Alcohol is a type I carcinogen and the WHO stated that it caused 5% of all deaths in 2016, of which 13% because of cancers. Among digestive tract cancers, this association is clear for esophageal, liver and colorectal cancer, and more debated for gastric and pancreatic cancer. The present review will revise recent evidence on epidemiologic association and mechanisms linking alcohol with the risk of esophageal, gastric, colorectal and pancreatic cancers.
Moderate alcohol intake increases the risk of esophageal squamous cell carcinoma and colorectal cancer. Heavy alcohol intake is associated with an increased risk of gastric and pancreatic cancers. These risks also depend on genetic variants and the interaction with smoking is inconsistent. The carcinogenic mechanisms are multiple with a key role of acetaldehyde because of its ability to cause DNA damage, alter telomere length and induce ROS. Data on the role of the gut microbiome as possible mediator of alcohol-induced carcinogenesis are limited.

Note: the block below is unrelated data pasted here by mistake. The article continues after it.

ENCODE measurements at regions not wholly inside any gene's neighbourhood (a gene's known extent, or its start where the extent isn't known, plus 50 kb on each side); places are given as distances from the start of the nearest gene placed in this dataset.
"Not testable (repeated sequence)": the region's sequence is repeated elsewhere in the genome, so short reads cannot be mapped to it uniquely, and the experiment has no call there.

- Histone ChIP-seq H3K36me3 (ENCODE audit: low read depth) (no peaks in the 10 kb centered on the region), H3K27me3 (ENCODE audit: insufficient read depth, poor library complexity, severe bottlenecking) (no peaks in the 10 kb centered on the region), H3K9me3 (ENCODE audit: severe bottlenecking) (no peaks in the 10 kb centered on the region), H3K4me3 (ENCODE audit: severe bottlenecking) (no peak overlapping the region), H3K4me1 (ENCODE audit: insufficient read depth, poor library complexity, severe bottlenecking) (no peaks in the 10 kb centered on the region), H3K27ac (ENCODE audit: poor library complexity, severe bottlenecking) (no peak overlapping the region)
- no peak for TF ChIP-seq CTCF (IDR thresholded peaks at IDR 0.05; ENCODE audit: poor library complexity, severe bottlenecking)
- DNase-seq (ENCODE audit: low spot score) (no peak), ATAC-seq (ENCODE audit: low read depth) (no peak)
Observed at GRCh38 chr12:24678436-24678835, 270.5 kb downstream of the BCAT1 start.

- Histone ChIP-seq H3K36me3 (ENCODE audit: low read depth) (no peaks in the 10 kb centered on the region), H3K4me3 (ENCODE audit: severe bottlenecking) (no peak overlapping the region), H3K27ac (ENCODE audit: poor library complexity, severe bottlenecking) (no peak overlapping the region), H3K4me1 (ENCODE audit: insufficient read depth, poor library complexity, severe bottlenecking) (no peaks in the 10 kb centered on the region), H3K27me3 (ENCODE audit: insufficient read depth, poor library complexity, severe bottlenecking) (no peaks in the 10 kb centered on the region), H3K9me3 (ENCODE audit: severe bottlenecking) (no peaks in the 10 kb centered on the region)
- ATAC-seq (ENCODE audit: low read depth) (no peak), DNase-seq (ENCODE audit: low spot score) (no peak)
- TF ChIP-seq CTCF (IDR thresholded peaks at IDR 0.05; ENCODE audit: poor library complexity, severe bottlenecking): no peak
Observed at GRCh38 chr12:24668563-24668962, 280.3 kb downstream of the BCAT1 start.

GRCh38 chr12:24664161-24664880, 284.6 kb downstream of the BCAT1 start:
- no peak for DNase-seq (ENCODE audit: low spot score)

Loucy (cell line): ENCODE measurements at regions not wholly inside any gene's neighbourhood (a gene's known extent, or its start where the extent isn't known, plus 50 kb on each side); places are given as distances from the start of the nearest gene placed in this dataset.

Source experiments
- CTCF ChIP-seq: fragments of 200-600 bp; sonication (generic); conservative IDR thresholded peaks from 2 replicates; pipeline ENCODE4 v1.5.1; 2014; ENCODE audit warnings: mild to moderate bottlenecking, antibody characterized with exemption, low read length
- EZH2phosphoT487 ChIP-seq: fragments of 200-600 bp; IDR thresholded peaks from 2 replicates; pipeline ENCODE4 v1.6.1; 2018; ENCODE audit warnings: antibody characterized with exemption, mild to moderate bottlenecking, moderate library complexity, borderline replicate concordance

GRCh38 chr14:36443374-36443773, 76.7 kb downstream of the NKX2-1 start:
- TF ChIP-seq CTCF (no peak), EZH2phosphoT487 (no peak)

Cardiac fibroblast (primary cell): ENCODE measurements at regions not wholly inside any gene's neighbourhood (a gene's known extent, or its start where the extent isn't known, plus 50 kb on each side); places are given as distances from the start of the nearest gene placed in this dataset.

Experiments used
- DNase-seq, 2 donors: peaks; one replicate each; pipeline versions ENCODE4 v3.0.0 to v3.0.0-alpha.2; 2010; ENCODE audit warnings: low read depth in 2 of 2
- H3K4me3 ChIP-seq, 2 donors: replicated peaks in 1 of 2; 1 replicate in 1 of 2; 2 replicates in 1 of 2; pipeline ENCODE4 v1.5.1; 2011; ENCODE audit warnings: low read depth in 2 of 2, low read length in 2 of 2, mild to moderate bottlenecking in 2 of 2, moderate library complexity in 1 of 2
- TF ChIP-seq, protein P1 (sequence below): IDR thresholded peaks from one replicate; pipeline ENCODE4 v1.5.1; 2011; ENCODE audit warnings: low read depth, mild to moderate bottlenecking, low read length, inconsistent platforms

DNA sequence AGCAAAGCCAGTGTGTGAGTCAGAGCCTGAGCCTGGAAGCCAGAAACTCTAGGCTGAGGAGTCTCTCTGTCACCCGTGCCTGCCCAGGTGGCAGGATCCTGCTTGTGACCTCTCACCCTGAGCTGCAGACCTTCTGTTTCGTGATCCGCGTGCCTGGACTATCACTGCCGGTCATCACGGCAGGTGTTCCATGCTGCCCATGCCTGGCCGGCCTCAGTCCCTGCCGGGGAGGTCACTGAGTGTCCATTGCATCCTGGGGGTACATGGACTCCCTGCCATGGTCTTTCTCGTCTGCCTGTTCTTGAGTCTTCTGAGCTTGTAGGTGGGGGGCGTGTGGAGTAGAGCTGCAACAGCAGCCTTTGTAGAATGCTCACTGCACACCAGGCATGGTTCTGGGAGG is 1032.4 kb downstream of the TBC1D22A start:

There is sufficient evidence for the association between alcohol consumption and cancers of the esophagus, stomach, colon–rectum and pancreas. Public health policies to prevent these cancer types should include modification of alcohol intake habits, especially among individuals at increased risk.
aPancreato-Biliary Endoscopy Division and Endosonography Division, Pancreas Translational and Clinical Research Centre, San Raffaele Scientific Institute, Vita Salute San Raffaele University, Milan
bDigestive Disease Unit, Sant’ Andrea Hospital
cSapienza University of Rome, Rome, Italy
Correspondence to Gabriele Capurso, MD, PhD, Pancreato-Biliary Endoscopy and Endosonography Division, Pancreas Translational and Clinical Research Center, San Raffaele Scientific Institute, Vita Salute San Raffaele University, via Olgettina 60, 00189 Rome, Italy. Tel: +39 226435607; e-mail: firstname.lastname@example.org